Vladimir Martynov, director of Lokis company, one of Russia’s leading chains of laundries and drycleaners underlines the importance of income levels. He says: “Our main clients are people with incomes above the average.” He adds that such people have long been used to using these services. Demand from customers with medium income levels is also stable but people with low incomes prefer to clean clothes at home.

Seasonality is another strong factor in demand for drycleaning, which is at its highest from August to October and from April to May.

The seasons are less important for laundry services where demand is more or less stable throughout the year.

In general terms low income levels and a lack of awareness amongst local consumers are the main obstacles to rapid growth.

At present, the Russian laundry and drycleaning industry still falls behind the EU in terms of the rate and level of development.

For example, in the EU there may be one drycleaner per 10,000 residents but in Moscow the estimate is one per 100,000 – 150,000 and the number of residents per cleaner would be much higher in the provinces.

Self-service laundries are almost unknown in Russia, another marked difference from the situation in the EU. As yet, Russia’s textile rental market is also well behind that of Europe.

In contrast to the EU and the USA where laundry and drycleaning services have long been the norm, in Russia most laundry is done at home.

Hussein Chabdarov, is the commercial director of the Centre of Municipal Equipment, which specialises in selling machines for laundry and drycleaning businesses.

He agrees that most consumers have not acquired the habit of taking clothes and household items along to a laundry or drycleaner.

Chabdarov comments: “The majority of local people still prefer to wash their clothes at homes.”

He adds that they will sometimes use acetone to remove stains and says that only 7 – 8% of the local population will regularly use professional services.

Imported machines

One of the main problems for the Russian laundry and drycleaning industry is the low level of technical equipment, even though sales of specialised equipment have increased significantly in recent years.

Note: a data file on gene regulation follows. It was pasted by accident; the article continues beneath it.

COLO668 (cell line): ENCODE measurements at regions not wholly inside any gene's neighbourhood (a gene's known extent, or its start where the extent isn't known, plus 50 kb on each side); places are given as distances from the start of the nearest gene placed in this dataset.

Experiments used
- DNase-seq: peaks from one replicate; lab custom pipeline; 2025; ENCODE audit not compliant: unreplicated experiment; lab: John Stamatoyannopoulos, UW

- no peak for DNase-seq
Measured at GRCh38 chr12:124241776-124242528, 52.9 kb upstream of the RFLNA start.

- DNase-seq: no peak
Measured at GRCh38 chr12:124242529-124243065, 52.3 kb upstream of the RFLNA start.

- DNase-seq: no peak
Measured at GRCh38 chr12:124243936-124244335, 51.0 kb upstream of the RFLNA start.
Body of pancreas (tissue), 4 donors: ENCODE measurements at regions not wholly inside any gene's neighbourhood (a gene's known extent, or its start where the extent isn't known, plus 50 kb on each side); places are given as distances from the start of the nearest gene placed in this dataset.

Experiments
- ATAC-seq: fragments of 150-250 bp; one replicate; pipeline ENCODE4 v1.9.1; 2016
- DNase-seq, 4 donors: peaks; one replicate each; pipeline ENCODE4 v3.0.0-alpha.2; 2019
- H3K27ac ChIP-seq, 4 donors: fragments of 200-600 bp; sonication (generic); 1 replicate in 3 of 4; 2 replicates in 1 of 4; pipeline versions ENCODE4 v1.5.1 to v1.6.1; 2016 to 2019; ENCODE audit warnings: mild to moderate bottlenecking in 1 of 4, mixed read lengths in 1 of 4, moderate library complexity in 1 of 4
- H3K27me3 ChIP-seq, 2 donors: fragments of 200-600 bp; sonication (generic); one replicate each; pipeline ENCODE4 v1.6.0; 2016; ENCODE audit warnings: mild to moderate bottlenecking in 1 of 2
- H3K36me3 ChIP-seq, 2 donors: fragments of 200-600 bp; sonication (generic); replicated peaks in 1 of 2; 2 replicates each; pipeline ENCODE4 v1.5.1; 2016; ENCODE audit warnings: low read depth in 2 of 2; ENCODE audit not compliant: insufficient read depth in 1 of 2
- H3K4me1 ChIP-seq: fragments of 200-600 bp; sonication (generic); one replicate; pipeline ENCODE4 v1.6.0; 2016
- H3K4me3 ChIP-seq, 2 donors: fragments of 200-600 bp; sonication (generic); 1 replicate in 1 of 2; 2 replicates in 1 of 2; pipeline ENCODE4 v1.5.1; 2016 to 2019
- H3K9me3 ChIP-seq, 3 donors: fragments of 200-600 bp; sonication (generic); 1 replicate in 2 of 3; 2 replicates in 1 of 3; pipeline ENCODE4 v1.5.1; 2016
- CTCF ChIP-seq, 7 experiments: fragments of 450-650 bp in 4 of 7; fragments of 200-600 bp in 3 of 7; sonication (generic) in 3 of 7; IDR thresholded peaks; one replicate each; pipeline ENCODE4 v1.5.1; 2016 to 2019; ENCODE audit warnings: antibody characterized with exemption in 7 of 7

Most local drycleaners and laundries prefer to buy equipment abroad because locally manufactured machines are of poorer quality using low grade steel and the equipment has a shorter lifetime.

Until recently there was no production of industrial equipment in Russia, however in recent years some capacity has been established.

The lack of insurance schemes is also holding back growth.

In the EU and the USA local insurance systems cover about 70% of the cost of items damaged by machine failure or breakdown but Russia still does not have such a practice.

Future prospects

Analysts from the Russian Association of Laundry and Drycleaning Enterprises (RALDC) predict that the domestic market will continue to grow in the future, as local standards of well-being and levels of culture improve.

Already more and more Russians prefer to use specialised drycleaning and laundry services than washing clothes at home.

The most intensive growth is expected to be observed in the big cities, including Moscow, St Petersburg and Siberia’s largest city Novosibirsk.

According to the predictions of Russian analysts, the number of laundry and drycleaning enterprises in the largest cities of the country is forecast to grow by 15 – 20% annually during the next few years.

More businesses and pick-up points are expected to be opened both in new locations and in shopping centers and other similar centres.

RALDC analysts also predict that during the next years the majority of leading local players will start to expand into the regions and that this provides huge potential for further growth.

At first, expansion will focus on cities with a population of around 1million and then spread later to less densely populated regions.

In addition, there is hope that the industry will start to modernise from a technical point of view.

Many companies have already started to replace obsolete equipment.

Recently foreign investors have begun to take an interest in entering the Russian market.

For example, 5àsec, one of the EU’s largest providers of drycleaning and laundry services, started to expand into Russia some time ago.